In order to ensure that PII and/or configuration data, such as Wi-Fi, WPA, PSK, etc., are deleted from the devices before they are sold or transferred to another party. Heiland said it is essential to “create policies and procedures to manage the de-acquisition of medical technology.”
Maintain tight physical security in and around medical facilities that house MedTech devices and facilities accessing to biomedical networks. Implement network segmentation for all biomedical networks to prohibit communication between MedTech devices and other public or commercial networks.”
Overall, the GIFShell attack method makes use of a number of Microsoft Teams bugs and weaknesses:
- External users can send Microsoft Teams users attachments by getting around the security measures in place.
- Change sent attachments to direct users to an external URL rather than the produced SharePoint link for file downloads.
- Use malicious executables or documents to download by spoofing Microsoft teams attachments to look like safe files.
- Insecure URI systems enable NTLM Relay attacks or SMB NTLM hash theft.
- NTLM Relay attacks or SMB NTLM hash stealing is made possible by insecure URI systems.
- Microsoft does not scan the byte content of HTML base64 encoded GIFs, but it does permit sending them. This enables the delivery of malicious commands inside a GIF that appears to be benign.
- Microsoft tracks Teams messages in a parsable log file that is read by a user with limited privileges and is keeps locally on the victim’s machine.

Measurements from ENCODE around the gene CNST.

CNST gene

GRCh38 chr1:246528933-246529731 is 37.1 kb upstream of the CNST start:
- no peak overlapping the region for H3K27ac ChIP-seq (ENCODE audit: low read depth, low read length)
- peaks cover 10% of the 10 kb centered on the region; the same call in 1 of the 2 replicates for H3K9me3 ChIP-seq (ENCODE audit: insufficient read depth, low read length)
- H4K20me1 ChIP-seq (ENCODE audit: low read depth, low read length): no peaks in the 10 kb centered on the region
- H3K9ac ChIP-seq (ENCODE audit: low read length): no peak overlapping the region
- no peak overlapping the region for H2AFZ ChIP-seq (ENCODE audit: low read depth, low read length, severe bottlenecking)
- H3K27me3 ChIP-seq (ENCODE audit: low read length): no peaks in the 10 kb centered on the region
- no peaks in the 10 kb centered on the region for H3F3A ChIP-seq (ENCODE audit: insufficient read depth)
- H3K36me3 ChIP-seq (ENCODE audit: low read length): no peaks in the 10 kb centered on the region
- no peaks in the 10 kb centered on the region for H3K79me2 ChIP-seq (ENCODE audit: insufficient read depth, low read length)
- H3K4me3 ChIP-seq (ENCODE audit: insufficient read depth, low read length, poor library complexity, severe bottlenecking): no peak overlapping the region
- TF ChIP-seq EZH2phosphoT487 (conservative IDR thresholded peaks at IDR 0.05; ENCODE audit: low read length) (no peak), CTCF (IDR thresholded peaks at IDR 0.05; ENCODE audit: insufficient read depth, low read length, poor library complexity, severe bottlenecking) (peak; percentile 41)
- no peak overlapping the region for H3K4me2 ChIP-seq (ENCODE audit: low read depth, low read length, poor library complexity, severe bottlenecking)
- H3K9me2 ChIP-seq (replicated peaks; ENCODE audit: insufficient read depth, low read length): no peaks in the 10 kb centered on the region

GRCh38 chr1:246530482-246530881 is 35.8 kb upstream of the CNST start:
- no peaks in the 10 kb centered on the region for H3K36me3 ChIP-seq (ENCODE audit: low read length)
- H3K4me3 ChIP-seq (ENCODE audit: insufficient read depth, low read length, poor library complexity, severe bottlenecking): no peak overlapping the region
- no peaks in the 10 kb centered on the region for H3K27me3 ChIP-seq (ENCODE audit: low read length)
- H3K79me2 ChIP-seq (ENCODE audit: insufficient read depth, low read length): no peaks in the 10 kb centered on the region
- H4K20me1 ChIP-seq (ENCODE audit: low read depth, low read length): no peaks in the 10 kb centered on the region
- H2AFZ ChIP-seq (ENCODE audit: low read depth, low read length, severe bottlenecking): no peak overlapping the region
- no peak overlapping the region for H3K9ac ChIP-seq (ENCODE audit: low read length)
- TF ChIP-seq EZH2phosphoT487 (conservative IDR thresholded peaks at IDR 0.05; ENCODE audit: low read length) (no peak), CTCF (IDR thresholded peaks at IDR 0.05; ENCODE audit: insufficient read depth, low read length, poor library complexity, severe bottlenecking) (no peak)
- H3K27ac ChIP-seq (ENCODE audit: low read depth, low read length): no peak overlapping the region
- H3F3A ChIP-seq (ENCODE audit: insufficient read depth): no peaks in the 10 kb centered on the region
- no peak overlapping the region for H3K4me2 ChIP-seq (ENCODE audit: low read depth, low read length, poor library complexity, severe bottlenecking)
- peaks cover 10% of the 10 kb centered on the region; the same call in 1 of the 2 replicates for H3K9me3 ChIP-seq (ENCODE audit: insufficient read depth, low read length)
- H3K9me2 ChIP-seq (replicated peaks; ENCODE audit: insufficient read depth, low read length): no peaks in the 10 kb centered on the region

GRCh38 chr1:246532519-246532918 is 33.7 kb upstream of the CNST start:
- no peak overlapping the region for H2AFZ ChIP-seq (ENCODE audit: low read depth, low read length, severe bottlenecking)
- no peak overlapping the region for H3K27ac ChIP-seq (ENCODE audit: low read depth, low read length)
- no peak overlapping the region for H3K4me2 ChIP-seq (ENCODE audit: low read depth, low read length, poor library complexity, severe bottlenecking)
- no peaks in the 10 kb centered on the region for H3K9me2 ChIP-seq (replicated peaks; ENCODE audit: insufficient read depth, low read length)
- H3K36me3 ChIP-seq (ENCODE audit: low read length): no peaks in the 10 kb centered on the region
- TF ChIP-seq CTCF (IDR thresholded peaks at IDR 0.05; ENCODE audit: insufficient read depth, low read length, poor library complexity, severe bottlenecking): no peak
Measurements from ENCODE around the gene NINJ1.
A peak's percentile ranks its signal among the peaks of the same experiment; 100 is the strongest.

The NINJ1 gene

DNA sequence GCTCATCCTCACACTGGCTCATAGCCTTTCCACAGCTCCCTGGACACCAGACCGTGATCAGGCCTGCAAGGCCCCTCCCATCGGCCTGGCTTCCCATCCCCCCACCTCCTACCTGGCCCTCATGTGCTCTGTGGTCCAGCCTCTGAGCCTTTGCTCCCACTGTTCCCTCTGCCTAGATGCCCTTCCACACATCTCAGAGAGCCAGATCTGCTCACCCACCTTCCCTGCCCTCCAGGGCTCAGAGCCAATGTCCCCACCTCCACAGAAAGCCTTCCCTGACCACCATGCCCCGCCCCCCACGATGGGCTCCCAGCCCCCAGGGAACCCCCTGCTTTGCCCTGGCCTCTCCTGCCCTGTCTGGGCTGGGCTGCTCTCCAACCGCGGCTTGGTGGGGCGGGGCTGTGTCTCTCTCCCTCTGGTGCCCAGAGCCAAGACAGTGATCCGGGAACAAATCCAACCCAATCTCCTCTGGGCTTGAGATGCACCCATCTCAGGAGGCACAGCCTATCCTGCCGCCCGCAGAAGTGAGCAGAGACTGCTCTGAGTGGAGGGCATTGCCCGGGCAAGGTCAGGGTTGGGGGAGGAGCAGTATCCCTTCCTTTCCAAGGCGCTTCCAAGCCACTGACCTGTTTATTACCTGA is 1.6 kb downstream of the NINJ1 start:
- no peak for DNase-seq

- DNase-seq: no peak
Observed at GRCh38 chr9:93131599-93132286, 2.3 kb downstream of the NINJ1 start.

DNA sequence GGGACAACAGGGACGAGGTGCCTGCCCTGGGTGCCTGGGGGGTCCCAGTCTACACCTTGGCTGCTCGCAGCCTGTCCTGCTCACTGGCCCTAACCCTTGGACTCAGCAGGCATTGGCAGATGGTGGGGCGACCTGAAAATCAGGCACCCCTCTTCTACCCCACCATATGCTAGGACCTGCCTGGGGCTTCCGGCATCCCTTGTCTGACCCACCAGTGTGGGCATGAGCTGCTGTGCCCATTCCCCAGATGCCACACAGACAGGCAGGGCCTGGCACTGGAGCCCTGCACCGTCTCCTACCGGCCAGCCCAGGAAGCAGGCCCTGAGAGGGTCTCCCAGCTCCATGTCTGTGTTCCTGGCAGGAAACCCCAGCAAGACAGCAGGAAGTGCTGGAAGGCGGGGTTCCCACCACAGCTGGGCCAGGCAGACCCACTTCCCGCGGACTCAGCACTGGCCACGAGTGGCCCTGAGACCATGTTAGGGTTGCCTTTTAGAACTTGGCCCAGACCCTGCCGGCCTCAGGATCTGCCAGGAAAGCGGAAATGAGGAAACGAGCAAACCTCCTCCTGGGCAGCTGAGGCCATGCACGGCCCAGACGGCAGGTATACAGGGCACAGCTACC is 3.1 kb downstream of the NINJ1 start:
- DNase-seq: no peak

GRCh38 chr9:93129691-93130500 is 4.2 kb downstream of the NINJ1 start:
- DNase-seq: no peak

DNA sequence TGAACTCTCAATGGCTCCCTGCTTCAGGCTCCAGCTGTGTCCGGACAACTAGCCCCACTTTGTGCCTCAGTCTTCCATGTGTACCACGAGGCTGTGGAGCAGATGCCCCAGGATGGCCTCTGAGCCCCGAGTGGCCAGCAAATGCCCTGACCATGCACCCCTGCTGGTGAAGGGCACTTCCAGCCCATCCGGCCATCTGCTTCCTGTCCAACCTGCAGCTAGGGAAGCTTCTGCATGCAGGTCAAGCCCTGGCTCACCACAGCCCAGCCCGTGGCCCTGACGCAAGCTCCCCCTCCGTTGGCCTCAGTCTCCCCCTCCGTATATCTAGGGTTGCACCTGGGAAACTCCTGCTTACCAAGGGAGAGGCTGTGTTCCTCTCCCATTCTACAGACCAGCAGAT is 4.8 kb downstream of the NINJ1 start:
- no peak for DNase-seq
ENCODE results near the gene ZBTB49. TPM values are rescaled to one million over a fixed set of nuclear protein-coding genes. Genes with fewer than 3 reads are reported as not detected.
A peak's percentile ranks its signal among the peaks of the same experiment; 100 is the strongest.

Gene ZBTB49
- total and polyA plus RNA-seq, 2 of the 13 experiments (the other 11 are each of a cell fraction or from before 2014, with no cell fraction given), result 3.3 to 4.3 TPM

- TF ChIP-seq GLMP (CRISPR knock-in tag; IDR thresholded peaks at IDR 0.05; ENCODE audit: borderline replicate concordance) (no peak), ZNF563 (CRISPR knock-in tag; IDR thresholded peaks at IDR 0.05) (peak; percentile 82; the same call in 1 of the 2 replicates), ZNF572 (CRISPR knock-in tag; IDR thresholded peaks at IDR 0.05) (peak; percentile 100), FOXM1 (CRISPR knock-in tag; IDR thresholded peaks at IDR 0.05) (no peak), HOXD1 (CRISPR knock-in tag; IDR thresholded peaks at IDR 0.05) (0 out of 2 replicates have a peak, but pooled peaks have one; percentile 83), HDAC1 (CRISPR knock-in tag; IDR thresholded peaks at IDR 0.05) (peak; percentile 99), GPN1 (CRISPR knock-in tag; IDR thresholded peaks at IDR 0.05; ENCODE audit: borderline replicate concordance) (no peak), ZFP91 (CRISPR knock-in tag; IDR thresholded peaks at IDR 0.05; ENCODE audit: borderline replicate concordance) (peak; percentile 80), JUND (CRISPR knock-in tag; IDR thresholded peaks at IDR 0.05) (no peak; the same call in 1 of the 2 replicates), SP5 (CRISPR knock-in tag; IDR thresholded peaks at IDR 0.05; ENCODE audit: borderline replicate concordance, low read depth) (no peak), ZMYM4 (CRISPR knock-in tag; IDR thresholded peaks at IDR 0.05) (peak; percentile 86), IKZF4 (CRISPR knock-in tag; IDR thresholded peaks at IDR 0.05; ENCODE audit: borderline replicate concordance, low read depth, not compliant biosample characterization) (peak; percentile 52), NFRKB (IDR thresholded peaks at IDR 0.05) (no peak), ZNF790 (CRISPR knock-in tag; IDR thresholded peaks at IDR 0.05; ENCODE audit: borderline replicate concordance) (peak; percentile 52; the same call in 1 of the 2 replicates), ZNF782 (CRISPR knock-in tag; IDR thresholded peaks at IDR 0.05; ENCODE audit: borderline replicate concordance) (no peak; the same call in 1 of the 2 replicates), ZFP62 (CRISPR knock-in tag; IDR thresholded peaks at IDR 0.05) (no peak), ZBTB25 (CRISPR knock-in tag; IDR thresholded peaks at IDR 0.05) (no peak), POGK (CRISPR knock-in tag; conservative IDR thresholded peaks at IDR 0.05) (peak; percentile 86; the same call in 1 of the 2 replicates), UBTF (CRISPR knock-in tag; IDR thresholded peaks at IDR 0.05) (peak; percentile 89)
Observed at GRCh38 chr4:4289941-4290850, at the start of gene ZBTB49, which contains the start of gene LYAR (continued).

- GIFs are retrieved by Microsoft servers from other servers, enabling data leakage through GIF filenames.
GIFShell – a reverse shell via GIFs
Bobby Rauch, a cybersecurity expert, and pentester, revealed multiple holes in Microsoft Teams that may be chained together for command execution, data exfiltration, security control bypasses, and phishing attacks. This led Rauch to the discovery of the new GIFShell attack chain.
This attack’s primary tool is referred to as “GIFShell,” and it enables an attacker to build a reverse shell that sends malicious commands via base64-encoded GIFs in Teams. This exfiltrates the output using GIFs retrieved by Microsoft’s own infrastructure.
The attacker must first persuade a user to install a malicious stager that runs commands and uploads command output via a GIF URL to a Microsoft Teams webhook in order to construct this reverse shell. Rauch developed a novel phishing attack on Microsoft Teams to help with this, which we discuss in the next part. As we all know, phishing assaults are effective at infecting devices.
The stager, a malicious executable used by GIFShell, is tricked into launching on a user’s device, where it then continuously scans the Microsoft Teams logs. at $HOME\AppData\Roaming\Microsoft\Teams\IndexedDB\https_teams.microsoft.com_0.indexeddb.leveldb\*.log.
viewable by all Windows user groups.
A threat actor builds own Microsoft Teams tenant after installing the stager. After installing he gets in touch with other Microsoft Teams users outside their organization. Attackers can easily accomplish this since Microsoft Teams by default permits external communication.
Rauch’s GIFShell Python script enables the threat actor to send a message to a Microsoft Teams user that contains a GIF for starting attack. This GIF file was altered to add instructions to run on the target’s computer.